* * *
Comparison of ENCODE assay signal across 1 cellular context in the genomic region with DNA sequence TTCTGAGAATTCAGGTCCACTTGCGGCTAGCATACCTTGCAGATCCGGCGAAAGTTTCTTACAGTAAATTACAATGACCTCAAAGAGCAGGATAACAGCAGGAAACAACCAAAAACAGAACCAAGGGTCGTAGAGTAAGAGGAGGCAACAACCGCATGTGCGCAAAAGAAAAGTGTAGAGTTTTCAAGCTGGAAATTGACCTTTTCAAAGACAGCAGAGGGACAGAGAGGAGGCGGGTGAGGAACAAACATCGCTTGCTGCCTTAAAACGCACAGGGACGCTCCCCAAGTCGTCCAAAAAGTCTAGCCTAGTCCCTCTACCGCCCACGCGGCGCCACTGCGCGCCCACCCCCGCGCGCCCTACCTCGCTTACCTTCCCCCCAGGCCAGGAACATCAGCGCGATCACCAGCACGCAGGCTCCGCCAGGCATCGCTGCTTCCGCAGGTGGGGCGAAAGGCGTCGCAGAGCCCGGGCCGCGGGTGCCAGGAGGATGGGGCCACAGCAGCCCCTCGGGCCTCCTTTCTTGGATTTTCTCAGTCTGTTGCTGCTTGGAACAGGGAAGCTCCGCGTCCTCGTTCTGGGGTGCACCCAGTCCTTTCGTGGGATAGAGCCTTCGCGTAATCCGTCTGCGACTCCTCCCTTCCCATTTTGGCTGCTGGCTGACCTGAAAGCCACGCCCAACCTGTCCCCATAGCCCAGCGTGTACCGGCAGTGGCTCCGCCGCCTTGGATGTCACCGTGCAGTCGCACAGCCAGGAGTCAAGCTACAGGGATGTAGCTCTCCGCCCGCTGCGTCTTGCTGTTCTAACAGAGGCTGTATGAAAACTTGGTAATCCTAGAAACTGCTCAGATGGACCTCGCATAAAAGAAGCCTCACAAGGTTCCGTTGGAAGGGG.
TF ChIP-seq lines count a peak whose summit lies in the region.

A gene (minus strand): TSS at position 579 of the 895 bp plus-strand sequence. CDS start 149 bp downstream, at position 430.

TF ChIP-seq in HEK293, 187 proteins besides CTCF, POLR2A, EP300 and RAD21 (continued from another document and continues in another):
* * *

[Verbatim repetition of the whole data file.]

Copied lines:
Comparison of ENCODE assay signal across 1 cellular context in the genomic region with DNA sequence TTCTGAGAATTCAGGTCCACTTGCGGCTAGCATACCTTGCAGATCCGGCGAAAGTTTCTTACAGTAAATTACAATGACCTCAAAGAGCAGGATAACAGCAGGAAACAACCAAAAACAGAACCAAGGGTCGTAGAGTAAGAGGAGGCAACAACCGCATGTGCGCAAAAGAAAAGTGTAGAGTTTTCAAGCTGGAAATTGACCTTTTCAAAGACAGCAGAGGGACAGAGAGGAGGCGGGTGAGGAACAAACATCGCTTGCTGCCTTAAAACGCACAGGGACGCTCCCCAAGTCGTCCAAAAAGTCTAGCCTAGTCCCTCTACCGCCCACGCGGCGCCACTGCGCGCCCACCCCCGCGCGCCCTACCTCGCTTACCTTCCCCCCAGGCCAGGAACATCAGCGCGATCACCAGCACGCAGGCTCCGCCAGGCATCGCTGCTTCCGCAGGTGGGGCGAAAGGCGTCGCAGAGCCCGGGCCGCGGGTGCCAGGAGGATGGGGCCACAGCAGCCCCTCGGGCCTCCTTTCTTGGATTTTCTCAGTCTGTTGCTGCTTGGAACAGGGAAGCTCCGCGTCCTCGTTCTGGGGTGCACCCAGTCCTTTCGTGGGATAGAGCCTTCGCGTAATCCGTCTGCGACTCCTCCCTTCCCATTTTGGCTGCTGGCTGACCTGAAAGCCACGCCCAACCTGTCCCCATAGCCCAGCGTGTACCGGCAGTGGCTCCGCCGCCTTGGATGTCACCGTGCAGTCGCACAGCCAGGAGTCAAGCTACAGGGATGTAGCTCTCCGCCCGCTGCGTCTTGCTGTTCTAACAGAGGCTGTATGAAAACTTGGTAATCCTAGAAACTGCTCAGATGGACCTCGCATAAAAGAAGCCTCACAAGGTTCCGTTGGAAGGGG.
TF ChIP-seq lines count a peak whose summit lies in the region.

A gene (minus strand): TSS at position 579 of the 895 bp plus-strand sequence. CDS start 149 bp downstream, at position 430.

TF ChIP-seq in HEK293, 187 proteins besides CTCF, POLR2A, EP300 and RAD21 (continued from another document and continues in another):